Fraud Blocker


‘Disposable’ is a 2013 finalist in the Head On Portrait Prize.

What are we really throwing away?

Every year, while so many go without, the global community disposes of countless forests, country-sized areas of plastic bottles, mountains of mobile phones and all manner of physical items that at the time of their acquisition had material monetary and intrinsic value. And what’s worse, many of these items still have enormous value at the time of their disposal.

Australians alone dispose of 20 per cent of all food purchased, estimated at a whopping $8 billion annually. Yes, that’s 400 million tonnes of it – and this doesn’t even count the enormous resources in the form of food and water used in the production process. While this is a convenient yardstick by which to measure what we are wasting, we are all guilty of disposing much more.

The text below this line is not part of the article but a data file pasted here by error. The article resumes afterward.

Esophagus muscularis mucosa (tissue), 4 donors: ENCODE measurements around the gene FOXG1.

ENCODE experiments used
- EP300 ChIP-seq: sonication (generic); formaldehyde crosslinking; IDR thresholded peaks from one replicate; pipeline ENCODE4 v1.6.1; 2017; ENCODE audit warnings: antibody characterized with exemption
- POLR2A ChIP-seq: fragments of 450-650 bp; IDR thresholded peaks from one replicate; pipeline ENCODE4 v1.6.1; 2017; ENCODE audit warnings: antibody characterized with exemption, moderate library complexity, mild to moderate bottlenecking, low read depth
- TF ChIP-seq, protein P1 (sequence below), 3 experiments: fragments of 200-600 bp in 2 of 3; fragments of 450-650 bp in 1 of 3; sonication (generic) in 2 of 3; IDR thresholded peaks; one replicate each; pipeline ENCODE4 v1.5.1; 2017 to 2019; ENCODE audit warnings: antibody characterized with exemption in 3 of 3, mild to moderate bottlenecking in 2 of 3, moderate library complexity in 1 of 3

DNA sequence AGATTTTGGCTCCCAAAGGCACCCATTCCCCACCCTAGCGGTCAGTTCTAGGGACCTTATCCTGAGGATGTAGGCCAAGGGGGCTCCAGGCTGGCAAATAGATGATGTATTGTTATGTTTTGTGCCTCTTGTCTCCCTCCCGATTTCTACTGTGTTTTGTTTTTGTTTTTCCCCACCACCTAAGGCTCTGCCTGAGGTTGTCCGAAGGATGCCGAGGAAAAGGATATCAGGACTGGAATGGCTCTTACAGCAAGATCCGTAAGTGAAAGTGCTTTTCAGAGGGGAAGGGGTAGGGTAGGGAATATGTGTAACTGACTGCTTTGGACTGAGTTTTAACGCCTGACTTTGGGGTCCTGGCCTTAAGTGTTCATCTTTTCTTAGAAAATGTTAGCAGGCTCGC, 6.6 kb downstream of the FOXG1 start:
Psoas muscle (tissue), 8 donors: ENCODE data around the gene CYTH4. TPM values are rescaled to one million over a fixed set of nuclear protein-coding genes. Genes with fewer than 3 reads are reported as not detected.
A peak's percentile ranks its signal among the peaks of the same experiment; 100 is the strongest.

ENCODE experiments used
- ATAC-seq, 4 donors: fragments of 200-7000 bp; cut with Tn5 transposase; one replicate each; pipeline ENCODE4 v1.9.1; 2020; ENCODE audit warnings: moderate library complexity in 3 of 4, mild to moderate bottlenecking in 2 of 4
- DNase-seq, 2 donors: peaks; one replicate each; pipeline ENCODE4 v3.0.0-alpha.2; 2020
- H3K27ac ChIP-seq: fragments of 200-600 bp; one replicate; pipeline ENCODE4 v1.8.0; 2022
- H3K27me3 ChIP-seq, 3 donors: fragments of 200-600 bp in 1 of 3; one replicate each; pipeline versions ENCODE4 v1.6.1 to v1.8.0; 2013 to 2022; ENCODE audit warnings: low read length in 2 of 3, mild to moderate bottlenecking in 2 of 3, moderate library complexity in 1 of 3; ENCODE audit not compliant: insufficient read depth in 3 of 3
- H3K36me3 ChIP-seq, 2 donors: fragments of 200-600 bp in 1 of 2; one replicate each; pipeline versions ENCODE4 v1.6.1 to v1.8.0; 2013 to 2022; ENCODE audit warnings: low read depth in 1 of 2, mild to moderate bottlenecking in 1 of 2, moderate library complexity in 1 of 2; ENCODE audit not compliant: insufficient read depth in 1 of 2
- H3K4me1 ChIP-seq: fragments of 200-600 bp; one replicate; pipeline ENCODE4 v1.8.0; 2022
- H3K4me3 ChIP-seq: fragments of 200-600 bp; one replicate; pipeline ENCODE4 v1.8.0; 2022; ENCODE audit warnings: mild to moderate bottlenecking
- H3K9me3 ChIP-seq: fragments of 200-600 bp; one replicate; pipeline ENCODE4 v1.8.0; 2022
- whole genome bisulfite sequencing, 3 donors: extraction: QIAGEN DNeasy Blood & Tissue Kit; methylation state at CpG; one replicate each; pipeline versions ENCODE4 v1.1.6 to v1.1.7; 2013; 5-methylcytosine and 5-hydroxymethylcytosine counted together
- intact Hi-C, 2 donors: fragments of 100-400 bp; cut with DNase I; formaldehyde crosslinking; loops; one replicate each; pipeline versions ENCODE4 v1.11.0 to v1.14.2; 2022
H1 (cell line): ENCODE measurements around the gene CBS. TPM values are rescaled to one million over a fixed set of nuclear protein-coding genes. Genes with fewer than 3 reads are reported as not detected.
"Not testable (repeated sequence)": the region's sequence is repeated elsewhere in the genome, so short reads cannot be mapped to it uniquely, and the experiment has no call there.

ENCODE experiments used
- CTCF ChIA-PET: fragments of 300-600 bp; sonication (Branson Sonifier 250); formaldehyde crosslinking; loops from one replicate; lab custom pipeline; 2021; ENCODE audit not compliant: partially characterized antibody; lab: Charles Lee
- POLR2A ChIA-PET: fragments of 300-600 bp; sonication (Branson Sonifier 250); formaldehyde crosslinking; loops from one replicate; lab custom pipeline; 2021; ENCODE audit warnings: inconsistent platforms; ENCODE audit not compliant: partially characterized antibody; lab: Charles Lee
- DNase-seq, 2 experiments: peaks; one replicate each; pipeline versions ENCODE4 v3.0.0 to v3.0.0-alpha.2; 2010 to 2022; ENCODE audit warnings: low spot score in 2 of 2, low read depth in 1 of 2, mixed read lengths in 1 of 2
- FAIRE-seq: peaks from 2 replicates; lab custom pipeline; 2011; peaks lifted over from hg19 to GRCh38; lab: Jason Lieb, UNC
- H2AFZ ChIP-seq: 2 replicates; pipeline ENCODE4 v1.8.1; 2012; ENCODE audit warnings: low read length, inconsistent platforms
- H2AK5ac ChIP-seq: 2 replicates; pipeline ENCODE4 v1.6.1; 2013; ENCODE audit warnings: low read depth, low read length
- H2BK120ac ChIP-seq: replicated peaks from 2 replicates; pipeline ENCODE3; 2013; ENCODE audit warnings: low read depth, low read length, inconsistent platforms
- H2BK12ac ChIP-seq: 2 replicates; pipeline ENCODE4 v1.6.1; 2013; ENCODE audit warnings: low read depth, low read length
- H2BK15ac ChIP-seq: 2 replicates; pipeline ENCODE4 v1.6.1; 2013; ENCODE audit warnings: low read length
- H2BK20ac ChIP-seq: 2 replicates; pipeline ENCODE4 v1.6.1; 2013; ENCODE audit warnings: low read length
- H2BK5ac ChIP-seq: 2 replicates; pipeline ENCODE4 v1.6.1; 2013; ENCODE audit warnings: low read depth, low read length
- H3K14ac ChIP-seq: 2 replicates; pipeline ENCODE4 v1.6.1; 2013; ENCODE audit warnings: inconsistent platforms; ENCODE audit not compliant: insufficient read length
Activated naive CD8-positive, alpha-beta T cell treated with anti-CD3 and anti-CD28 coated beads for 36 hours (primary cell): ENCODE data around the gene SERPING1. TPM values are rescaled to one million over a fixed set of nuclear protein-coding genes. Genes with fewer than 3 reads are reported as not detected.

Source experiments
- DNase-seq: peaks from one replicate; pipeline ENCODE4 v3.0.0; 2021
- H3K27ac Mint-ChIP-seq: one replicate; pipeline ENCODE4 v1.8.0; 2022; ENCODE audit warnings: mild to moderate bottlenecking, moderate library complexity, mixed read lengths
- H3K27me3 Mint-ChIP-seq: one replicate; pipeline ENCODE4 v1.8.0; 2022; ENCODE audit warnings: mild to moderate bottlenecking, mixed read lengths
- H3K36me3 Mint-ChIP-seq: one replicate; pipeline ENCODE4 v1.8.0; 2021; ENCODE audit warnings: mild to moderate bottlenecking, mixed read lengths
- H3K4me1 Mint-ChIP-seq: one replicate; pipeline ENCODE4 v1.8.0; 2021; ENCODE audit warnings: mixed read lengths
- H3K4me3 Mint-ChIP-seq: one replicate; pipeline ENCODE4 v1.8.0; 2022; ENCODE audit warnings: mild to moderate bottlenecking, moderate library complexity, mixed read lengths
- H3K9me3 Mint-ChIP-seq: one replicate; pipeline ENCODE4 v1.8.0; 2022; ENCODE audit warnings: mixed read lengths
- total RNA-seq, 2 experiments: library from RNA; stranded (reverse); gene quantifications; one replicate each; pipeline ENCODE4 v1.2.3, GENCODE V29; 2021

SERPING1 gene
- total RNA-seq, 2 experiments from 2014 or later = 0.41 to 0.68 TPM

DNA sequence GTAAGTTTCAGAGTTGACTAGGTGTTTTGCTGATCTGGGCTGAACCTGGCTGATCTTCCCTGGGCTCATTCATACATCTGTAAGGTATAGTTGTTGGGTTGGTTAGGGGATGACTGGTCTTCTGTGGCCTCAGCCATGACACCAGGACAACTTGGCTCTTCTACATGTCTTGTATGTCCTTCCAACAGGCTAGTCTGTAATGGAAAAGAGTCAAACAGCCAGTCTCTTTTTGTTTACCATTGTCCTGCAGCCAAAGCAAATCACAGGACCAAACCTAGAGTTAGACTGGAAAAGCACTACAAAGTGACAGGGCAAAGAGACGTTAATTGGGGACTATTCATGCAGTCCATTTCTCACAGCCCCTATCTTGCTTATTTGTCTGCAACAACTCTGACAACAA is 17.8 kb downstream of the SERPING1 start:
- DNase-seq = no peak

Really, what are we throwing away?

Every year, on December 31, billions of people globally undertake new starts, implement new frameworks and encourage new ideas, only to have the sun rise over the day and set on their resolve. I stuck with a New Year’s resolution once and it was the worst week of my life.

We are really throwing it away.

Every moment spent arguing, focusing on the seemingly important however objectively unimportant, missing opportunities, not loving, not caring and not pursuing and interrogating your deepest and most broad thoughts and ideas, you are throwing away more than you think.


Call your mum, tell her you love her, buy the person in line behind you their coffee (yours will taste that much better), take a moment to think, drive a little slower, pat a passing dog, smile at a stranger, and never ever look down on someone unless you are reaching to help them up. Don’t throw it away, it’s not wasted until you waste it.


David Stefanoff


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Head On Photo Awards 2024

Entries to the Head On Photo Awards 2024 open in May/June.

Image detail: Gary Ramage